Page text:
There is a wealth of information on how eating animal products causes a wide range of deadly diseases on humans, this is just scratching the surface. NutritionFacts.org is a great resource for factual, science-based nutrition information.
The second argument people use with regards to veganism is that in some cultures, it is customary to kill and eat animals. This, like many arguments is quite specific, but it’s also somewhat offensive to people in such cultures to say that they are not capable of change. Everyone is capable of change, and cultures worldwide have evolved over time and developed more moral practices. A defence of ‘it’s their culture’ has been historically problematic and continues to be so. The general public are happy to speak out against things happening in some cultures if they are particularly extreme. I don’t hear many people calling out “It’s their culture,” when it comes to female genital mutilation or child brides, yet this point comes up repeatedly when giving reasons against adopting a vegan lifestyle.
A third argument commonly pitted against veganism is in regards to cost. There seems to be a huge overshadowing idea that a vegan diet, which often consists of staple foods such as rice, potatoes, beans and vegetables as being extortionately expensive. A little research and talking to vegans from a range of background will quickly assure you otherwise. Yes there may be vegans who eat exclusively organic food and go to expensive vegan restaurants regularly, but there are likely many also eating a healthy and varied diet prepared at home, inexpensively. In most places, taking meat and animal products off your shopping list and replacing them with vegetables and grains will actually save you money.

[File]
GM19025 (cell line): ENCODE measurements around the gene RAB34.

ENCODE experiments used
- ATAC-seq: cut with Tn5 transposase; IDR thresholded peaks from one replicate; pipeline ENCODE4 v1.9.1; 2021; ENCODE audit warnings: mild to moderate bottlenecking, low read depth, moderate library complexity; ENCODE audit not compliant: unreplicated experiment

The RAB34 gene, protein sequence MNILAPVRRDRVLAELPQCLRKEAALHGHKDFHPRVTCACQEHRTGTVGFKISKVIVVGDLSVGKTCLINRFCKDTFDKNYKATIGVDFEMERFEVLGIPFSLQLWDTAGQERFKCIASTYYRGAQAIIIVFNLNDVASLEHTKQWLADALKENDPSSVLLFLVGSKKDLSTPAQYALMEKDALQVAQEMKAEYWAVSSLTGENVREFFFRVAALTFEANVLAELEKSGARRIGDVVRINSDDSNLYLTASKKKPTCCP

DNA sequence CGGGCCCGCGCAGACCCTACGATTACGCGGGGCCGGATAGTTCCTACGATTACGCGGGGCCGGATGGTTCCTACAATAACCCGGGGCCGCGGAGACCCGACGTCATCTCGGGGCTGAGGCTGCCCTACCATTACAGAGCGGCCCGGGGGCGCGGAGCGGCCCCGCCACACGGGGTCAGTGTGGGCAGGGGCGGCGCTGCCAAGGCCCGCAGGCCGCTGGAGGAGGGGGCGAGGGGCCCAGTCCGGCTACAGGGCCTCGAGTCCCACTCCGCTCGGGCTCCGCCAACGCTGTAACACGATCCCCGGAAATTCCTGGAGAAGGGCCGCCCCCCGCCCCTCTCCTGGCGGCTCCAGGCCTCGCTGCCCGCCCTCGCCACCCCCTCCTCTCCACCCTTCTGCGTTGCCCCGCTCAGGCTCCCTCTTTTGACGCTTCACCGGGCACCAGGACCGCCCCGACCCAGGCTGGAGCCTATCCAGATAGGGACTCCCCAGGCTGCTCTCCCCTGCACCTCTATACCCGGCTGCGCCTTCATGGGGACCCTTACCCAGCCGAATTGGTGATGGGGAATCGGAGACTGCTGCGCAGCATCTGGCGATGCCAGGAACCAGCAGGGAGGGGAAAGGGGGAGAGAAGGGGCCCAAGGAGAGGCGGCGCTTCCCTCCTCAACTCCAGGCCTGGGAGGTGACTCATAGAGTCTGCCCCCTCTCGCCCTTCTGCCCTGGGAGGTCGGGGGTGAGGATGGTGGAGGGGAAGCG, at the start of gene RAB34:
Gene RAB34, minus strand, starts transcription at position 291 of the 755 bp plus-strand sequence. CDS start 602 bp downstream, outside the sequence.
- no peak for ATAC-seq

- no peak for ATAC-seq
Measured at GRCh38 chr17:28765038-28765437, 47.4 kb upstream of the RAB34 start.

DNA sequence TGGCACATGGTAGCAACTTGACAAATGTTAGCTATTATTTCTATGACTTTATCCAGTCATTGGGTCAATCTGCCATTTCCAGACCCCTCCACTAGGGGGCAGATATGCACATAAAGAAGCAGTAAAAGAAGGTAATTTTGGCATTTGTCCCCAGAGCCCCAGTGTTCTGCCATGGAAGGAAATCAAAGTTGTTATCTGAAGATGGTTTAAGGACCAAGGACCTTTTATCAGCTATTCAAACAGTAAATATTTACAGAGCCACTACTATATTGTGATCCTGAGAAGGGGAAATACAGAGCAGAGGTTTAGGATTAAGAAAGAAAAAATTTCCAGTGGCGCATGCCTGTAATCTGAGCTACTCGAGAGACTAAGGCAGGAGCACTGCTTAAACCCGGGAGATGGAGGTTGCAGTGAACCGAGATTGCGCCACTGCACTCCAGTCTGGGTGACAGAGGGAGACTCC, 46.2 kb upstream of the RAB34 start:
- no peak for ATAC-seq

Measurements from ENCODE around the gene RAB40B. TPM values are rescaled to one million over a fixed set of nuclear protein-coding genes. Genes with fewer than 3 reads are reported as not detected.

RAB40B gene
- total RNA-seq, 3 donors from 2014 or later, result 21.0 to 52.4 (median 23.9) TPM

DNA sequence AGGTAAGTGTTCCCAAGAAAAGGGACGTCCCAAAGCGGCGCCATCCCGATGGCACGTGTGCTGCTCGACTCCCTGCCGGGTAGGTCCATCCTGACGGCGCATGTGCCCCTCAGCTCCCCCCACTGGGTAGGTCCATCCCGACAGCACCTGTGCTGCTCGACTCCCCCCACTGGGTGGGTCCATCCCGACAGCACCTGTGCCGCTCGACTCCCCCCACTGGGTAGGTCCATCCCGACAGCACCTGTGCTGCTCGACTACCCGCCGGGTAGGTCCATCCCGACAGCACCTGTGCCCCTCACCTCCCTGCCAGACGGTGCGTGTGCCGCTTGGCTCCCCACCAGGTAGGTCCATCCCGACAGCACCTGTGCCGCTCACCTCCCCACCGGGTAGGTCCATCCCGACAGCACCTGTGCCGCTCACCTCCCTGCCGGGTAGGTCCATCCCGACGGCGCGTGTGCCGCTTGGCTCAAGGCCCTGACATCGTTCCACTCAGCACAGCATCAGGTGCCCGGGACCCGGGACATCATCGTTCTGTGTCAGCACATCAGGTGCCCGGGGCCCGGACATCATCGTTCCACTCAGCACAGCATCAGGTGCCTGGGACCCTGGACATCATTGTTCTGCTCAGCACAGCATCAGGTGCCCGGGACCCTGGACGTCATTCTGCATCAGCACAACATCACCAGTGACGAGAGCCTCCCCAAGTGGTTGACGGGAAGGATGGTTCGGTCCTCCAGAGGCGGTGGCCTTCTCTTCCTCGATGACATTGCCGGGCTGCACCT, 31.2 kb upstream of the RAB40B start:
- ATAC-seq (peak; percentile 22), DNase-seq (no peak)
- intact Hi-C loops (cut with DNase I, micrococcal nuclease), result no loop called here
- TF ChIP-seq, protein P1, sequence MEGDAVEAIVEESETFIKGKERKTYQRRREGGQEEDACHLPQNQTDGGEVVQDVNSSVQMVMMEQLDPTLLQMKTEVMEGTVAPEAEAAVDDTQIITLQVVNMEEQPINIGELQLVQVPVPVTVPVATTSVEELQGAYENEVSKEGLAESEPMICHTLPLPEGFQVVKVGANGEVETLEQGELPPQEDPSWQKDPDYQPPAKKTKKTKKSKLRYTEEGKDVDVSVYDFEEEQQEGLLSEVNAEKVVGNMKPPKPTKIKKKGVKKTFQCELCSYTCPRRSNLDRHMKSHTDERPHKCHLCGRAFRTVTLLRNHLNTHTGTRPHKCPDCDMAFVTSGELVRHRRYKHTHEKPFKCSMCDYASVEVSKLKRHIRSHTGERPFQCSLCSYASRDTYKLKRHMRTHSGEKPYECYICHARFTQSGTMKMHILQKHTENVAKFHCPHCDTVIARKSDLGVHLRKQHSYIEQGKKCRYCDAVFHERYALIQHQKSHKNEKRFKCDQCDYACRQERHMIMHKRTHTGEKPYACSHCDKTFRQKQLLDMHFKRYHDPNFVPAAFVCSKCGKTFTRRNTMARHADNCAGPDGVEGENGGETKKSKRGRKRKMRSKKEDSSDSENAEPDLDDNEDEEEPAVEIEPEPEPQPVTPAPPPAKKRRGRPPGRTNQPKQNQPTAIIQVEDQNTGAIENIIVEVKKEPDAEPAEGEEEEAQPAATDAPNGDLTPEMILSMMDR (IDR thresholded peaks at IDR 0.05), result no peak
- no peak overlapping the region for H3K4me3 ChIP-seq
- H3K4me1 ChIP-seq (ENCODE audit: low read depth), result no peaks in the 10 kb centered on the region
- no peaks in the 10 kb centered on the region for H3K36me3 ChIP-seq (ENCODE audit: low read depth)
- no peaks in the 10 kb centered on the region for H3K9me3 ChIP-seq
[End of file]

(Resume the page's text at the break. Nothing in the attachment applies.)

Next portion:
One counter-argument against this is the idea of “food deserts”, where people are unable to grow or buy fresh fruit and vegetables or grains at all, or are unable to without high cost. This is a very specific and somewhat ‘niche’ situation described, but with the huge detriment to your health that consuming animal products causes, as we have just discussed, I would be very concerned about the long-term health of these people. I struggle to imagine that people in food deserts live on only animal products, but if there are people living on such diets due to their geographical, social, economic status or otherwise, I am hardly going to push my vegan ideology to them first and foremost. I would however reach out to them to try and incorporate some vegetables and grains for the good of their health.